As we start to see, a coach, captain, or teammate using a style that appeals to the intensity actions are actually the ones to blame for their teammates deteriorating reflex abilities. Really, there is no reason to get a players confidence down about their reflex movements as there is no positive effect to be gained. Sure, if a player isn’t working hard enough on defense or on the practice track or putting in the hours your team requires, a kick to the ego can get that person back on track. However,any mention of their reflex ability should be left alone.

Now that we’ve identified the mental processes behind choking, what can be done to try and minimise the impact or frequency of occurrence?

First of all, appreciate that if someone is throwing badly, pointing that out to them is the worst thing you can do. Try instead to take their mind off it by changing your game plan slightly to move them away from the situation where they’re making mistakes. If that person is having trouble hitting up-the-line dumps, reconfigure your dump movement so that if the second handler can’t get open back field, they clear and let the front of stack come back for the swing. It’s not ideal, but it’s a whole lot more effective than calling your teammate out on their shortcomings and tanking their confidence.

Secondly, be friends with those people you play with. At least some of them. The pressure of failure is so much lighter when you know that regardless of what happens on the field, those guys and girls you play with are still going to love you afterwards. I’ve rarely felt like my teammates would ever bring on-field failure into our friendships.

Additionally, I think there’s a lot to be said for having a team joke that can make you laugh whatever the situation. Being able to laugh releases a whole lot of stress, and if you can do a stupid dance when you’re going to pick up the disc to take your mind off what’s about to happen, that’s a whole lot less time for you to worry about failing.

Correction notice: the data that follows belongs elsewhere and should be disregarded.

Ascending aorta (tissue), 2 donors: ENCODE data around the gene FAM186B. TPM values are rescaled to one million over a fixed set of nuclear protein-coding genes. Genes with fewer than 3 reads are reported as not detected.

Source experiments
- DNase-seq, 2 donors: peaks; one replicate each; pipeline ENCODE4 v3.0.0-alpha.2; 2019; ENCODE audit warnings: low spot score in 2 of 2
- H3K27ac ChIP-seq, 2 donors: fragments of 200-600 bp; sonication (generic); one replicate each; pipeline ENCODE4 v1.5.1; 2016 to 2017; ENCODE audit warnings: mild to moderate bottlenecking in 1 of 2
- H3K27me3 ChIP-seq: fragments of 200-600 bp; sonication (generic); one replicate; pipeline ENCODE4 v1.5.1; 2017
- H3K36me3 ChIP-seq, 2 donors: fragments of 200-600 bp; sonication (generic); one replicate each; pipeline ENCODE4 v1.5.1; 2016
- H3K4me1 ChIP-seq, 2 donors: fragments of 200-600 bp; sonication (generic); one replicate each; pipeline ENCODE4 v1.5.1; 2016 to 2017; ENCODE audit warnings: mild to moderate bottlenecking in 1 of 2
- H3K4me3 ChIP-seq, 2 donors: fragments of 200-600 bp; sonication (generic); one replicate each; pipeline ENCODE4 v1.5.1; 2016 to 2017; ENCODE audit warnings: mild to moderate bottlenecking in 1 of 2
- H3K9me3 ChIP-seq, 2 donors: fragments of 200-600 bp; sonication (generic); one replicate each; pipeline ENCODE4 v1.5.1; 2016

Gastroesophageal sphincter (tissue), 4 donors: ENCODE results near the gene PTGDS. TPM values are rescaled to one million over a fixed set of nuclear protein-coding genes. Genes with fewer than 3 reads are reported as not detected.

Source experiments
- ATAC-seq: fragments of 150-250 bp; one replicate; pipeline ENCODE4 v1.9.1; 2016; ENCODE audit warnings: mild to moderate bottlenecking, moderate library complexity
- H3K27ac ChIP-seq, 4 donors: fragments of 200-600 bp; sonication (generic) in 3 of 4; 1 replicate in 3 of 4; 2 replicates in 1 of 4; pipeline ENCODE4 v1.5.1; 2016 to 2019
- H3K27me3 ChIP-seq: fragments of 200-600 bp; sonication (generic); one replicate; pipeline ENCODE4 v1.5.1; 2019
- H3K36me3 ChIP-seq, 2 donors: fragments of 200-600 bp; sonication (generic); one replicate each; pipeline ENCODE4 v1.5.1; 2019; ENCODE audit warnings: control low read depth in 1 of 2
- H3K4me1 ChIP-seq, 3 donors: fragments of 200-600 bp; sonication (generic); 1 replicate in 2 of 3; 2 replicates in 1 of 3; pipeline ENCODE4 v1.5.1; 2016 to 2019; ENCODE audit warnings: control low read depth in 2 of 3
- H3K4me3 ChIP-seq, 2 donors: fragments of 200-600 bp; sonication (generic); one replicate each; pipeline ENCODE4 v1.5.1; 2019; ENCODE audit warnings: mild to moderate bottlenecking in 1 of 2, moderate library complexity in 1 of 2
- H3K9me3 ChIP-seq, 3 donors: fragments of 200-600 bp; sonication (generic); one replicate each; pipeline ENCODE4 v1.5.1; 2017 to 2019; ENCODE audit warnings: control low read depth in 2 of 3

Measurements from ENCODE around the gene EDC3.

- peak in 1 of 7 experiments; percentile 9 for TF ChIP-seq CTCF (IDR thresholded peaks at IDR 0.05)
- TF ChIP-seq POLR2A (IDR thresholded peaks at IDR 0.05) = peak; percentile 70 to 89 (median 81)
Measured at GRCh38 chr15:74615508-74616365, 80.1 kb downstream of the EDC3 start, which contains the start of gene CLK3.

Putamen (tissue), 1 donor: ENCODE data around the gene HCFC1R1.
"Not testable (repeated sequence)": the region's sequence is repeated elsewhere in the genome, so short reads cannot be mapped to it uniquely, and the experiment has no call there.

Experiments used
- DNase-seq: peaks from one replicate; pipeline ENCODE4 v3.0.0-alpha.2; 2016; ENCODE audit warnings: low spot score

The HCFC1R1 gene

Finally, appreciate that your teammates are probably trying pretty damn hard to do their best. As far as I’m concerned, there’s no excuse ever to yell at a teammate about a mistake made on offense. I feel like every game of ultimate I watch, there’s one guy who isn’t getting things going his way and he takes it out on a teammate. Nearly every game I watch where that happens, that guy’s team loses.

With an understanding of the impact and causes of choking, confidence, and positivity, I have no doubt your team will improve remarkably without any change in physical skill.

A few months ago, I tried out for the Australian U23 mixed team. The first camp was over a couple of days, and on the first evening I overhead one of the selectors telling a player that they couldn’t throw. In the middle of a camp where every player was under a lot of scrutiny and pressure, this was probably the dumbest thing anyone has ever said to an ultimate player. The next day was rough. Confidence shattered, the player looked to be trying hard to improve throwing and make good decisions but they couldn’t. Unsurprisingly, they didn’t make the cut. I heard a few weeks later the same selector actually taunted that player about it. Seriously, don’t be that guy.

  1. Peter Adam

    Peter Adam is a recent graduate of the University of Western Australia, living and playing in Perth between knee injuries. He has played since 2008 and spends his professional life as a corporate advisory analyst in the worlds most isolated capital city.

TAGGED: , , ,

More from Ultiworld
Comments on "Choking: What It Is & How To Avoid It"

Find us on Twitter

Recent Comments

Find us on Facebook

Subscriber Exclusives

  • Inside the Circle LIVE: Jonesboro Open Rapid Reax
    Subscriber podcast
  • The Line: The Seven Deepest Teams in College Ultimate
    Subscriber article
  • Out the Back: College Regionals Draft
    Subscriber podcast
  • Deep Look LIVE: Finalized College Bids, Small Ball
    podcast with bonus segment